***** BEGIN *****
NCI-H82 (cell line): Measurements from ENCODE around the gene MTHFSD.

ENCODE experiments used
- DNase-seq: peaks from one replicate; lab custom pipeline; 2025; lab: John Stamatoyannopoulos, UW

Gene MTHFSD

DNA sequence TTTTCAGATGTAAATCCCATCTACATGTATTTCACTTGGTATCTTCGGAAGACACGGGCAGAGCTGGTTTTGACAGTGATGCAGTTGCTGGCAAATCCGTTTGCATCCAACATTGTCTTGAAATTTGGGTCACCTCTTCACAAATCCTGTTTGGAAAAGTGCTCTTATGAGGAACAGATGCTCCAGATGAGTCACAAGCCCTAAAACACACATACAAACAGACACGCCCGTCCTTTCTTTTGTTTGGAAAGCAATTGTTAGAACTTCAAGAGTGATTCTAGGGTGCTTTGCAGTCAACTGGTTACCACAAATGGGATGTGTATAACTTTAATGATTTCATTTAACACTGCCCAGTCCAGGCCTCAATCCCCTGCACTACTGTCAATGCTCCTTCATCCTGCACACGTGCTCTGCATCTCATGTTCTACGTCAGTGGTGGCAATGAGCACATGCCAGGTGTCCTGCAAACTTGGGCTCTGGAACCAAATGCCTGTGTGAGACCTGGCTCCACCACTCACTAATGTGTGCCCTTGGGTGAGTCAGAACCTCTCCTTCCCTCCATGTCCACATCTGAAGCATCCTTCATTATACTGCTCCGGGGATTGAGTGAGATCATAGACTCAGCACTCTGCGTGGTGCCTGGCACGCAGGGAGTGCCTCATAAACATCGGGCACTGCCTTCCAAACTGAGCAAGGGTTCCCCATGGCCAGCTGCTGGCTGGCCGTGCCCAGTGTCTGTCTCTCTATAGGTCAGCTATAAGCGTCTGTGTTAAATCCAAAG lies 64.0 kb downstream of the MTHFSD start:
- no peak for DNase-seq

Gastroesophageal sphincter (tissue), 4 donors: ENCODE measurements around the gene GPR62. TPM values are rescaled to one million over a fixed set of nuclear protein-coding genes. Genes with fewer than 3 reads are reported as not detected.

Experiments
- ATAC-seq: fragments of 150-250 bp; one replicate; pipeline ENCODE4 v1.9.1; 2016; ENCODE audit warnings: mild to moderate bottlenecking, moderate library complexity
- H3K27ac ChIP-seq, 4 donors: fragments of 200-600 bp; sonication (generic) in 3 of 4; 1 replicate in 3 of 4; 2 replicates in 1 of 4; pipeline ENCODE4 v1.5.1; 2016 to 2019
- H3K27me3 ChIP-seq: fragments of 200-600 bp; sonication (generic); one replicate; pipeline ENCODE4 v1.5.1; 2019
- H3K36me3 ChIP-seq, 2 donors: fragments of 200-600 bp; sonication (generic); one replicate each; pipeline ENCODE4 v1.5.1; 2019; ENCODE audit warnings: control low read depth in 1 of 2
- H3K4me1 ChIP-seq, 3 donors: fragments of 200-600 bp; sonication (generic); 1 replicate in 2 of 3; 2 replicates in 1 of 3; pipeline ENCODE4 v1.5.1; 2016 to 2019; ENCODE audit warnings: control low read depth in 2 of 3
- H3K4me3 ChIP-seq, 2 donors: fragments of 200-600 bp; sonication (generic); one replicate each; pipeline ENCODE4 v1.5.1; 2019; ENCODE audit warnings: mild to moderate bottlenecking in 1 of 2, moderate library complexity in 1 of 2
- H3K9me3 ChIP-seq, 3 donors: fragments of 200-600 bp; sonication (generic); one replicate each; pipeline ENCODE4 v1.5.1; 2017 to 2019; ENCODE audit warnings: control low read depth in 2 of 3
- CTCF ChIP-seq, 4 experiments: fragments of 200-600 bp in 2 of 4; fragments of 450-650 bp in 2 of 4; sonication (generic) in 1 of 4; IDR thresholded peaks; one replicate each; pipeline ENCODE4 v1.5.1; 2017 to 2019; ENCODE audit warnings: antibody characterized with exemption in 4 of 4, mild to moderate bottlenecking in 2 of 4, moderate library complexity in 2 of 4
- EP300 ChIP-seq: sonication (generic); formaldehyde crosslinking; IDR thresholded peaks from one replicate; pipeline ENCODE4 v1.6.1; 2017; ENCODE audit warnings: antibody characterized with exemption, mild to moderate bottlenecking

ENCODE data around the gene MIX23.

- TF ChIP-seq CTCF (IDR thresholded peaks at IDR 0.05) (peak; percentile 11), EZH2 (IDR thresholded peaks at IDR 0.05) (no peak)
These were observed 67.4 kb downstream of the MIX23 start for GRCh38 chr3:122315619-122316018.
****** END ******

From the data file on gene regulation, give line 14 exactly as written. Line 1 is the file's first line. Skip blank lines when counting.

- H3K4me3 ChIP-seq, 2 donors: fragments of 200-600 bp; sonication (generic); one replicate each; pipeline ENCODE4 v1.5.1; 2019; ENCODE audit warnings: mild to moderate bottlenecking in 1 of 2, moderate library complexity in 1 of 2